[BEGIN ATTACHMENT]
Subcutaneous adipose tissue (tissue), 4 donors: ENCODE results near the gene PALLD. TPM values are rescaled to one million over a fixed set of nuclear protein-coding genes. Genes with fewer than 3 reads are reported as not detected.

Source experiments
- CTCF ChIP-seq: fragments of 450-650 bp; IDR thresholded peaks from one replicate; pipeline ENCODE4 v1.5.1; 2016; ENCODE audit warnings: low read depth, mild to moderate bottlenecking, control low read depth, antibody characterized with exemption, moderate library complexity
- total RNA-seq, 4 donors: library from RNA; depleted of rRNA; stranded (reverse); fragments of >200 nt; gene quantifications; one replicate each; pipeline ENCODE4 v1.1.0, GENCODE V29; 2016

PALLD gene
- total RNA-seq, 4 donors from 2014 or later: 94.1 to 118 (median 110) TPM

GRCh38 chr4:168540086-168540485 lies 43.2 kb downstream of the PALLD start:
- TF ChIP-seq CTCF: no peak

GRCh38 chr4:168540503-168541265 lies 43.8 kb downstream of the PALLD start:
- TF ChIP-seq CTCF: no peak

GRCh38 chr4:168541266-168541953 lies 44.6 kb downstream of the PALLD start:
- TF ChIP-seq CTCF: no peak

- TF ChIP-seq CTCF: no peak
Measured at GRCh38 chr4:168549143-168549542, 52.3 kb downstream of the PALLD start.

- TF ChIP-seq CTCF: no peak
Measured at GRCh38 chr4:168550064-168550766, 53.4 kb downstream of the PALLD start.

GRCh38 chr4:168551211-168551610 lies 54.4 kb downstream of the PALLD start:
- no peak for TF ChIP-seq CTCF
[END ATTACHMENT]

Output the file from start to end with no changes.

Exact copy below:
Subcutaneous adipose tissue (tissue), 4 donors: ENCODE results near the gene PALLD. TPM values are rescaled to one million over a fixed set of nuclear protein-coding genes. Genes with fewer than 3 reads are reported as not detected.

Source experiments
- CTCF ChIP-seq: fragments of 450-650 bp; IDR thresholded peaks from one replicate; pipeline ENCODE4 v1.5.1; 2016; ENCODE audit warnings: low read depth, mild to moderate bottlenecking, control low read depth, antibody characterized with exemption, moderate library complexity
- total RNA-seq, 4 donors: library from RNA; depleted of rRNA; stranded (reverse); fragments of >200 nt; gene quantifications; one replicate each; pipeline ENCODE4 v1.1.0, GENCODE V29; 2016

PALLD gene
- total RNA-seq, 4 donors from 2014 or later: 94.1 to 118 (median 110) TPM

GRCh38 chr4:168540086-168540485 lies 43.2 kb downstream of the PALLD start:
- TF ChIP-seq CTCF: no peak

GRCh38 chr4:168540503-168541265 lies 43.8 kb downstream of the PALLD start:
- TF ChIP-seq CTCF: no peak

GRCh38 chr4:168541266-168541953 lies 44.6 kb downstream of the PALLD start:
- TF ChIP-seq CTCF: no peak

- TF ChIP-seq CTCF: no peak
Measured at GRCh38 chr4:168549143-168549542, 52.3 kb downstream of the PALLD start.

- TF ChIP-seq CTCF: no peak
Measured at GRCh38 chr4:168550064-168550766, 53.4 kb downstream of the PALLD start.

GRCh38 chr4:168551211-168551610 lies 54.4 kb downstream of the PALLD start:
- no peak for TF ChIP-seq CTCF